For all the question marks surrounding the upcoming season, the White Sox two veteran sluggers are as close to sure things as you're going to get.
Thanks to the consistent production Jose Abreu and Edwin Encarnacion have put up over the course of their big league careers, the White Sox know what they’re going to get out of the middle of their suddenly more powerful lineup.
Obviously, everyone on the South Side knows what to expect from Abreu. Despite a couple freak injuries in 2018 that derailed his streak of 25-homer and 100-RBI seasons since coming to the majors, Abreu bounced right back in 2019 with some of the best production of his career, winning the American League RBI crown and coming just a few homers shy of matching his career high.
Throw in the consistent presence he provides in the clubhouse as a model for the team’s young players, and you’ve got the most reliable bat in the lineup and arguably the most important person on the roster.
“Everybody knows the kind of person that he is. Everybody knows he’s our leader. He’s our mentor,” Yoan Moncada said through team interpreter Billy Russo. “He’s been on this team, in the big leagues for a long time now and he’s always trying to lead by example. He’s always trying to take care of the young guys, but actually he’s always trying to take care of everybody around the team.
“Everybody follows him. I follow him. The other guys follow him because he’s an example for all of us. That’s something that really has stuck with us about Pito.”
Moncada’s evaluation of his countryman and locker buddy ought to explain plenty about why the White Sox handed Abreu a new three-year contract this winter. What he’s done with the bat in a White Sox uniform should be enough explanation, as well.
But some worrywarts out there point to Abreu’s advancing age and dips in certain statistical areas in recent seasons as causes for alarm. After reaching base at a .359 clip in his first four seasons, he did so at a .328 mark over the last two seasons. His 152 strikeouts in 2019 were a career high. His OPS-plus, where 100 is league average, went from 142 in his first four seasons (when he was 42 percent better than the average big league hitter) to 119 the last two years.
The 33-year-old Abreu, though, has no designs on this being some sort of three-year victory lap.
“My career is still on. I'm still playing. I haven't had any thoughts about retirement or anything,” he said, through Russo. “I still want to win. I still want to compete.
“I was talking about this with my mom, saying I still feel that love for the game. If for whatever reason I reach a moment in the future in my career when I don't feel that love, then OK, I will know that it's time for retirement. But if I don't get to that point, there's going to be plenty of me for you guys (the media) to cover.”
Need proof of production well after 30? Look no further than the White Sox new designated hitter. The 37-year-old Encarnacion has blasted 255 home runs since his 30th birthday, with at least 32 home runs in each of the last eight seasons. After the White Sox racked up one of the lowest home run totals in baseball last season, Encarnacion is a big part of the injection of thump into the 2020 batting order.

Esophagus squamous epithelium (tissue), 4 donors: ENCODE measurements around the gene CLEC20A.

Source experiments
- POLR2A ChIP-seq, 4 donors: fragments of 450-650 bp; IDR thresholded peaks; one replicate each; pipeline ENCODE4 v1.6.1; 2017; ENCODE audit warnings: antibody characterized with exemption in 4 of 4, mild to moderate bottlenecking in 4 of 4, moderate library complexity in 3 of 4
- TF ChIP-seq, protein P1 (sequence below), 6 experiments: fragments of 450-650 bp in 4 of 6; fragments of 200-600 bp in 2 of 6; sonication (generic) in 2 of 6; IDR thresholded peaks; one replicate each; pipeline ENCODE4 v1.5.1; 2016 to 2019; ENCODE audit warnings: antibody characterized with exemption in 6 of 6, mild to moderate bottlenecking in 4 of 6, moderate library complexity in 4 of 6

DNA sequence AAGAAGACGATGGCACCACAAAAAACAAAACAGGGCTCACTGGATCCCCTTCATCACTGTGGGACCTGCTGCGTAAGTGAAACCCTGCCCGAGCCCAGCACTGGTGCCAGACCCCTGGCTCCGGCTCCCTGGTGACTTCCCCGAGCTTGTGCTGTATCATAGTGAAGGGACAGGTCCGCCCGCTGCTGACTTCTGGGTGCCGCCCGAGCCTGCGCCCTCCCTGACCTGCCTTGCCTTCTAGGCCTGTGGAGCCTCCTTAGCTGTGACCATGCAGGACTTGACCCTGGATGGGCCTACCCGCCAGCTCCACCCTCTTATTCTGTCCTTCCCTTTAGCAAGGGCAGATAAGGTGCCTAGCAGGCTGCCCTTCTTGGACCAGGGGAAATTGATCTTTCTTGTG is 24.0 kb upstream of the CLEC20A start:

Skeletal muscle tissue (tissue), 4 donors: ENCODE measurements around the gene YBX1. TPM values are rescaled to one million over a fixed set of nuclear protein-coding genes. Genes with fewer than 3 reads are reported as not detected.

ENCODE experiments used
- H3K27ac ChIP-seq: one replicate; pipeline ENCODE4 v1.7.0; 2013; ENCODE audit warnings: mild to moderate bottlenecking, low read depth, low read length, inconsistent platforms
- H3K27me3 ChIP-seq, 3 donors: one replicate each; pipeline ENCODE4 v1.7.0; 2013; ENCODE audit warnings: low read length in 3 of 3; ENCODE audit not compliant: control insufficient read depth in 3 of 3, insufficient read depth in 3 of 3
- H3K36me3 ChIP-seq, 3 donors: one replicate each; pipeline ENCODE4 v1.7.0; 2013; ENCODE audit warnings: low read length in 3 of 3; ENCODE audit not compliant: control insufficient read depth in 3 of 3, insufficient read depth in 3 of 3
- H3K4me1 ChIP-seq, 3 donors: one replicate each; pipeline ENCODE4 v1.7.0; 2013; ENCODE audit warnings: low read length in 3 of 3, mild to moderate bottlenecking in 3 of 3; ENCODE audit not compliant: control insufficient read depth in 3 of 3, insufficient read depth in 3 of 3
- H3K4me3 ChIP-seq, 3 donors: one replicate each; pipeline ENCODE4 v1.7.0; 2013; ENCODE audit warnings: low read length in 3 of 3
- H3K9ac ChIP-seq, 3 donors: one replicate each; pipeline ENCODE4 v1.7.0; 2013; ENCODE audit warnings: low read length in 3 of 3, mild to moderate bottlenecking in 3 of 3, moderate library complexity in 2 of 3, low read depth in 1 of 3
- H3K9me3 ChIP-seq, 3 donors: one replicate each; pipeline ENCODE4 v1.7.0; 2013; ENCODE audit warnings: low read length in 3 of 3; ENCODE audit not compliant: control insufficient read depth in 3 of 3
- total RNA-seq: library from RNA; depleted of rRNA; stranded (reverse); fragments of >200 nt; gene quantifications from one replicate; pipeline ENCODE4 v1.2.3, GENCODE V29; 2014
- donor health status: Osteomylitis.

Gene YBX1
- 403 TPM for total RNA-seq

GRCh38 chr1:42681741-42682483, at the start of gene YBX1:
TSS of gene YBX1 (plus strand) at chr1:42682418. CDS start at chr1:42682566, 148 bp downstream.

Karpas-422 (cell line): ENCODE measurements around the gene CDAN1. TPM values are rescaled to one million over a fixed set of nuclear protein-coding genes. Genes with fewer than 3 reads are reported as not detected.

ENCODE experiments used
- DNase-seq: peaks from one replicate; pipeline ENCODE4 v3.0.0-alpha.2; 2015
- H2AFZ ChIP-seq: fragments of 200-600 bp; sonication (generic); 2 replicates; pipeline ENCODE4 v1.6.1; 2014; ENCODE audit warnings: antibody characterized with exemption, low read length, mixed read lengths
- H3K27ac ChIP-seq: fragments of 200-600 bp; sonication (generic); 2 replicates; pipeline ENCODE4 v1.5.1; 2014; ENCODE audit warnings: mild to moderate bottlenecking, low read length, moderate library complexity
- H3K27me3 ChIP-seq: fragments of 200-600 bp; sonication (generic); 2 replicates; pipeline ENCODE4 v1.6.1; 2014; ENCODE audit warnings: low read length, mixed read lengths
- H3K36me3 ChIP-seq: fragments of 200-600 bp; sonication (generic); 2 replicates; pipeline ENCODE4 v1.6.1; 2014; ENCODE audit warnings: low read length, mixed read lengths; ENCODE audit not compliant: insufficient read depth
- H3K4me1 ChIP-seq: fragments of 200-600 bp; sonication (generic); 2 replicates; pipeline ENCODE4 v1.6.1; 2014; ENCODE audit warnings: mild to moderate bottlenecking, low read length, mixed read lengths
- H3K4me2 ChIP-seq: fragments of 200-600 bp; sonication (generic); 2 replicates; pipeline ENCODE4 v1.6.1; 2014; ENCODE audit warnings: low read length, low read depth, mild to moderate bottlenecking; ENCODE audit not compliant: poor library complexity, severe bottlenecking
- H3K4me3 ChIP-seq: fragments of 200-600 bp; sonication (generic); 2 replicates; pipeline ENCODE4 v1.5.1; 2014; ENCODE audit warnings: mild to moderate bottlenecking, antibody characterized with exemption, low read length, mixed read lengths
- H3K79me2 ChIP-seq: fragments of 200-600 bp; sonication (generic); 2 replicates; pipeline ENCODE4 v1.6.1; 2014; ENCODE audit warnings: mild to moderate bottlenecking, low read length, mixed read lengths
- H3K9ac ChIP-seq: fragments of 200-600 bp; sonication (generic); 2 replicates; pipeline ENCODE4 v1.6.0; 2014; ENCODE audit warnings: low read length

With 34 dingers in just 109 games last season with the Seattle Mariners and New York Yankees, he ought to bring plenty in a full slate of games, health permitting, for the White Sox as they try to chase down their first playoff berth in more than a decade.
“Edwin Encarnacion, that's the missing piece,” Abreu said. “I think that's the piece in our lineup that we were missing. I'm just excited to start playing along with him. I'm just excited to have him here.
“We all know the kind of player he is. We all know what he's capable of doing on the field with his bat. That's a big addition for us.”
But much like Abreu has been the perfect blend of on-field production and off-field mentorship for these White Sox, Encarnacion will bring his veteran expertise to the South Side, too.
Like Dallas Keuchel and Yasmani Grandal, Encarnacion is a veteran of many a playoff run, and he’s part of the heaping dose of winning experience Rick Hahn’s front office added during the offseason.
He’s been to the last five postseasons, and he’s already seeing similarities.
“We have the talent on this team,” Encarnacion said. “This team makes me remember the team that we had in 2015 with the Blue Jays. A lot of young talents, a few veteran guys and we put everything together and this team is going to be right.
“If you're going to win, we've got to be together like a team. Pick up your teammates. That's why you have to stay together. If your teammate does something wrong, you're going to feel it and you're going to want to do something to help them out.
“This team has the talent to compete in the division and win.”
Certainly that’s the goal. With Encarnacion’s thunder accompanied by the power upgrades brought in with Grandal, Nomar Mazara and Luis Robert, that goal looks all the more realistic.
While all sorts of question marks swirl around the upcoming season — whether it’s Dylan Cease and Reynaldo Lopez being able to put their 2019 struggles behind them, Moncada and Tim Anderson being able to keep their good fortunes going or Robert and Nick Madrigal being able to make successful transitions to the big leagues — the middle of the lineup is no question.
Abreu and Encarnacion have shown they’ll produce. They’re consistent. And in a year where so many things have to go right to reach that ultimate goal, knowing these two guys will do their damage is a tremendous positive.